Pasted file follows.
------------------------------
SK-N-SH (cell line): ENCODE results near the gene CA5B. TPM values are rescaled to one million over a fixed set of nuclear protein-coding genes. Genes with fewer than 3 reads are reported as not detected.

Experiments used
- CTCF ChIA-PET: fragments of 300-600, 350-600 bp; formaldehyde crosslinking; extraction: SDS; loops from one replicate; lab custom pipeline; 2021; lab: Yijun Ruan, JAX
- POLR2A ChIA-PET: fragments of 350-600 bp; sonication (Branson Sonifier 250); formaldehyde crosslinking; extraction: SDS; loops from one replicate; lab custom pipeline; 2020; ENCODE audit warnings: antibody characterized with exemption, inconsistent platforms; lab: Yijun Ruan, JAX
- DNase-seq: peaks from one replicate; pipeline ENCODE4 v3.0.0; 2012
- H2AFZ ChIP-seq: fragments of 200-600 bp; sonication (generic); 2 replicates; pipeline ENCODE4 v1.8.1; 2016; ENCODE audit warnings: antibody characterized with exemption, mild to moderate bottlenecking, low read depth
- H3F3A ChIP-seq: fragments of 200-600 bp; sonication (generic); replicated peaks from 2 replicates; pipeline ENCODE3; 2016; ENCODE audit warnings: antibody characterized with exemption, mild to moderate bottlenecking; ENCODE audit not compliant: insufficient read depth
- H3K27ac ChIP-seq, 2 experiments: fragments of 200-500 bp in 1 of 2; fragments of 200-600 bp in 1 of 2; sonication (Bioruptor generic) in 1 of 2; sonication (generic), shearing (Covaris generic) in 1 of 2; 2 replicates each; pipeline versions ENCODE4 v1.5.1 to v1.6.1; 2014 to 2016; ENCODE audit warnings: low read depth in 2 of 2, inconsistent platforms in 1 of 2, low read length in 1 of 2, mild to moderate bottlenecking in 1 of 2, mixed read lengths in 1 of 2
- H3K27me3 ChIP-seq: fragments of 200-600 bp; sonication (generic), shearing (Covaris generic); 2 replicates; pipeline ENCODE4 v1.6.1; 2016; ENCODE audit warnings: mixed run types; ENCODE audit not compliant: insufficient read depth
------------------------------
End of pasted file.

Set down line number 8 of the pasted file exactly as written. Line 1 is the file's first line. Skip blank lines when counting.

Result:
- H3K27ac ChIP-seq, 2 experiments: fragments of 200-500 bp in 1 of 2; fragments of 200-600 bp in 1 of 2; sonication (Bioruptor generic) in 1 of 2; sonication (generic), shearing (Covaris generic) in 1 of 2; 2 replicates each; pipeline versions ENCODE4 v1.5.1 to v1.6.1; 2014 to 2016; ENCODE audit warnings: low read depth in 2 of 2, inconsistent platforms in 1 of 2, low read length in 1 of 2, mild to moderate bottlenecking in 1 of 2, mixed read lengths in 1 of 2